Sweater weather, the turning of the leaves, pumpkin spice lattes. It's easy to see why so many of us fangirl over fall — it is America's favorite season after all, according to YouGov, a market research firm.
And with fall comes pumpkin, the "it" produce of the season, making its way into everything from pumpkin-spiced foods and drinks to holiday décor.
We're obviously fans of the veggie's nutritional benefits but we're big on pumpkin seeds, too. A one-ounce serving of pumpkin seeds offers five grams of fiber and five grams or protein. It's also an excellent source (providing more than 20 percent of the recommended daily amount) of zinc, magnesium and copper.
So if you find yourself with some leftover pumpkin seeds from this year's jack-o-lantern and aren't quite sure what to do with them, we've got you covered. Try these easy tricks on cleaning and roasting the seeds along with some recipes to enjoy.
How to Roast Pumpkin Seeds in the Oven
Before tossing the seeds into the oven, you'll want to remove as much of the pulp from the seeds as possible. The pulp is perfectly safe to eat, but it can affect the texture or flavor. The easiest way to do this is to soak the seeds in a bowl of water and use your hands to pull away the pulp. Strain once you're done.
To roast them, preheat the oven to 350 degrees Fahrenheit. Spread the seeds out into a single layer on a baking sheet, and once the oven has reached its temp, place them in to roast for 15 to 20 minutes.
Give the sheet pan a shake about 10 minutes in to keep the seeds from getting too brown on one side.
1. Sweet and Spicy Roasted Pumpkin Seeds
Before you put the pumpkin seeds in the oven, you can season them any way you want. You can go the savory route by adding herbs, spices and even Parmesan cheese. Or go the sweet route by including cocoa, cinnamon, nutmeg and a bit of honey or maple syrup. This recipe combines a little of both and it's delightfully sweet and spicy.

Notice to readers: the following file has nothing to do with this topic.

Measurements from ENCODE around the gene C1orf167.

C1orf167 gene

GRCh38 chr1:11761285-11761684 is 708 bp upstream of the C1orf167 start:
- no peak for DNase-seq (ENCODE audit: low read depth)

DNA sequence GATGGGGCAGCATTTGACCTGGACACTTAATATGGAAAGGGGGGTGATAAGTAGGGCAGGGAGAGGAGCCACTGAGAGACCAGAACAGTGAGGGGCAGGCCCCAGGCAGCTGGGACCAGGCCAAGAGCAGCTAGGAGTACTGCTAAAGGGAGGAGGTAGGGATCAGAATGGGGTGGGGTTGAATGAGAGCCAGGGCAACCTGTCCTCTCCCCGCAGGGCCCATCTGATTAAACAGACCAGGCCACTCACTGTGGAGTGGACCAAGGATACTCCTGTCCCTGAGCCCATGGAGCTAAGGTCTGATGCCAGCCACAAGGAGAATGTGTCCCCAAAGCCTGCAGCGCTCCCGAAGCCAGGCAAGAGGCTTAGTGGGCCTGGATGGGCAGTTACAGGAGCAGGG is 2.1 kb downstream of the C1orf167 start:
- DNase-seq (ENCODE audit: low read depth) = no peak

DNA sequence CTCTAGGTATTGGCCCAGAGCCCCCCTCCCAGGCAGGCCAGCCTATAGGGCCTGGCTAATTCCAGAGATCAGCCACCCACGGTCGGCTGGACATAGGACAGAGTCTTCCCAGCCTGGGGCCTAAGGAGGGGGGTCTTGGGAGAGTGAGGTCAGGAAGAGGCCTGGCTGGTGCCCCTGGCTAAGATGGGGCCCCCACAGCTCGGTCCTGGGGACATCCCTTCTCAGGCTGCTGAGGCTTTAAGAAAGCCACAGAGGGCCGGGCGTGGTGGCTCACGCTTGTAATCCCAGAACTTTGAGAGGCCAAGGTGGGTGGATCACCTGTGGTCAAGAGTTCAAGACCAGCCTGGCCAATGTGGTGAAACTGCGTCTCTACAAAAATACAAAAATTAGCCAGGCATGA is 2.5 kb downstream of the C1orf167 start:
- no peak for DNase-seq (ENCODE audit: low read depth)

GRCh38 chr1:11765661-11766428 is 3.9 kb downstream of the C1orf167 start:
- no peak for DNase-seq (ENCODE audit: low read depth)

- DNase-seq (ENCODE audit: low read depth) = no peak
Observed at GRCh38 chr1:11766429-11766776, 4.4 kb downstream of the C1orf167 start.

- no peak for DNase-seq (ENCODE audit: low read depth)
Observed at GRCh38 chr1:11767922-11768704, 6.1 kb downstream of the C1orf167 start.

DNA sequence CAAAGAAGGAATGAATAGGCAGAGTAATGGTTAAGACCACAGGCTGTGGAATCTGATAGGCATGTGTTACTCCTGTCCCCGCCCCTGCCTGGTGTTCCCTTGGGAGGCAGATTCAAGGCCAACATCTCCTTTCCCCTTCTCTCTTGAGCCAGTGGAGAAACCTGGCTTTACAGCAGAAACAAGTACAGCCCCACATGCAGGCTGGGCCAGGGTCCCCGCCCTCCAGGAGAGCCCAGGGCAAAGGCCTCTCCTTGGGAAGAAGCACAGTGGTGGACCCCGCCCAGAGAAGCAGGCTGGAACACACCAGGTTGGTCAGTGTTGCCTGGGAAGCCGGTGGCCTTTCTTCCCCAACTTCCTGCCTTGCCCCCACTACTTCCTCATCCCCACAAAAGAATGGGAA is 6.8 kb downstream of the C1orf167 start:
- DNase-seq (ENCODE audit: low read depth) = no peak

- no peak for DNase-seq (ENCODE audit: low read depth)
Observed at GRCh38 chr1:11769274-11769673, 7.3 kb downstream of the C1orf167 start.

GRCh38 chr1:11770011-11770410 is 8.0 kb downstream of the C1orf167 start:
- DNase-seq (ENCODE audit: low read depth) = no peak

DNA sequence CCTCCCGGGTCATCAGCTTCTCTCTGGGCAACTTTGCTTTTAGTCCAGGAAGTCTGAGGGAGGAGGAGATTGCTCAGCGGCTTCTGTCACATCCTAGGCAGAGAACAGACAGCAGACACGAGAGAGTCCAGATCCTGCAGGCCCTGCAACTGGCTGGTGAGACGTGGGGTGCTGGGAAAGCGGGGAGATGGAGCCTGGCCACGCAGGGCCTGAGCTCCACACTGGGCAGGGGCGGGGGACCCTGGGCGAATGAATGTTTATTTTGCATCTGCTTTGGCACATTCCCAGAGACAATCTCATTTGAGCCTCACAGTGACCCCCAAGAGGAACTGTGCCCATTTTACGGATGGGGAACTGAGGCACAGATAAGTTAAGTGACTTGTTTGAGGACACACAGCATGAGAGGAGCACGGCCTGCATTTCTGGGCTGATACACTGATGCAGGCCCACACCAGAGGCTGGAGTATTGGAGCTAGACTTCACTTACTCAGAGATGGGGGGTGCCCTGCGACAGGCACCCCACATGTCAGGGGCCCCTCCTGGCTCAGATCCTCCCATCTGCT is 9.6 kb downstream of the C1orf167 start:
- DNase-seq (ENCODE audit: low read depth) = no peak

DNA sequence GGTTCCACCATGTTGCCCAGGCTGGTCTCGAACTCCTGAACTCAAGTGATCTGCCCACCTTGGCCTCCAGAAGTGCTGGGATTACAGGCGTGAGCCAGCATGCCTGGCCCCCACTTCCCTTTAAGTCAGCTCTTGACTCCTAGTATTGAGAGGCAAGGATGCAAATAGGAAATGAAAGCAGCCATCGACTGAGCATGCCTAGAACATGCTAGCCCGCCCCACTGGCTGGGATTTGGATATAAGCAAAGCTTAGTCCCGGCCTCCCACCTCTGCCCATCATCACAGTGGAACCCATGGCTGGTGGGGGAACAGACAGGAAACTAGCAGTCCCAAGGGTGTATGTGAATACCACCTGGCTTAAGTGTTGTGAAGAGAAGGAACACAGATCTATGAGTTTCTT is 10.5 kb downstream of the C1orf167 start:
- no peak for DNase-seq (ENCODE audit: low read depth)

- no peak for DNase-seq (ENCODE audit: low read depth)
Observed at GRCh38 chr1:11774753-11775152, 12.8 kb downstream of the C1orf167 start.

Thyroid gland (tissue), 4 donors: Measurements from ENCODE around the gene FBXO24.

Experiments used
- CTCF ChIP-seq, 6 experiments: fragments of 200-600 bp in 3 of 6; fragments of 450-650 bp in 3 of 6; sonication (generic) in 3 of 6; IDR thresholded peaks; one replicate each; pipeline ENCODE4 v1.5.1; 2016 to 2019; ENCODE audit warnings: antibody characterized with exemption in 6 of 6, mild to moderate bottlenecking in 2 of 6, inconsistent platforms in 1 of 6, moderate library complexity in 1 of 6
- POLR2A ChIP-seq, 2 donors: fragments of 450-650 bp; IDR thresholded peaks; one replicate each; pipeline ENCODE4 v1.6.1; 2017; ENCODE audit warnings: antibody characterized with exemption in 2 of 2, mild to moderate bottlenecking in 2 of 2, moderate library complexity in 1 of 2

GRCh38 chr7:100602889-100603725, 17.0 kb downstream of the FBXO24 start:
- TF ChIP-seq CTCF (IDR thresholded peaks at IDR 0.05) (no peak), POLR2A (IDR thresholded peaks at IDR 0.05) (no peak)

2. Fruit and Cheese Board
Add a little surprise and delight to holiday parties this year by adding pumpkin seeds into your fruit and cheese board. You can keep them plain as-is and let the cheese and fruit steal the spotlight or add a sprinkle of salt to help balance the fruit or any other sweet pairings. Fruit and cheese boards can be a healthy addition to a party if done right: Aim to fill yours with healthy nuts and seeds, fruit and whole-grain crackers along with some cheese.
3. Pumpkin Hummus
This one is a super-healthy fan favorite that can be enjoyed all season long. And the best part is, you're not even making the hummus from scratch. Just take your regular, unflavored hummus and add canned pumpkin along with some spices. You can add the pumpkin seeds to the top or mix them right into the hummus so you get a bit with each bite.
On its own, hummus is loaded with fiber and protein — and when you pair it with veggies or whole-grain crackers, you're adding even more of both macronutrients. For presentation bonus points at your next party, use the hummus to fill a small, hollowed-out sugar pumpkin.
4. Roasted Carrots With Pumpkin Seeds
The perfect side to any fall dish, carrots are packed with vitamin A to help keep our eyes healthy and immune system strong along with a healthy dose of filling fiber, according to the National Institutes of Health. The mint and lemon in this recipe help bring out the naturally sweet flavor in the carrots. Top it with pumpkin seeds for an extra satisfying crunch.
5. Maple Spiced Cauliflower Roast With Pumpkin Gravy
This recipe is a great plant-based option if you're looking to forgo the turkey this year. Instead, "carve" yourself a slice or two from this whole cauliflower topped with a pumpkin gravy made from pumpkin purée, cinnamon, maple syrup and spiced with cayenne and garlic powder.
6. Curried Chicken and Acorn Squash
Nothing beats a warm bowl of curry to keep you warm this fall. This dish includes acorn squash, lean chicken, bok choy and carrots along with pepitas, which soften a bit in the curry. Acorn squash, like other orange and yellow squash, is loaded with beta-carotene, which helps make vitamin A in the body, according to the NIH.